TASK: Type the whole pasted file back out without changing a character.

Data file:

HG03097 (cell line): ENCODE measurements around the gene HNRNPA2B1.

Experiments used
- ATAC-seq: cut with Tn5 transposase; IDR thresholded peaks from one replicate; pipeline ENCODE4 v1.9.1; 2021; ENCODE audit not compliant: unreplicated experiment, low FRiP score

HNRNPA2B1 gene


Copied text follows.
HG03097 (cell line): ENCODE measurements around the gene HNRNPA2B1.

Experiments used
- ATAC-seq: cut with Tn5 transposase; IDR thresholded peaks from one replicate; pipeline ENCODE4 v1.9.1; 2021; ENCODE audit not compliant: unreplicated experiment, low FRiP score

HNRNPA2B1 gene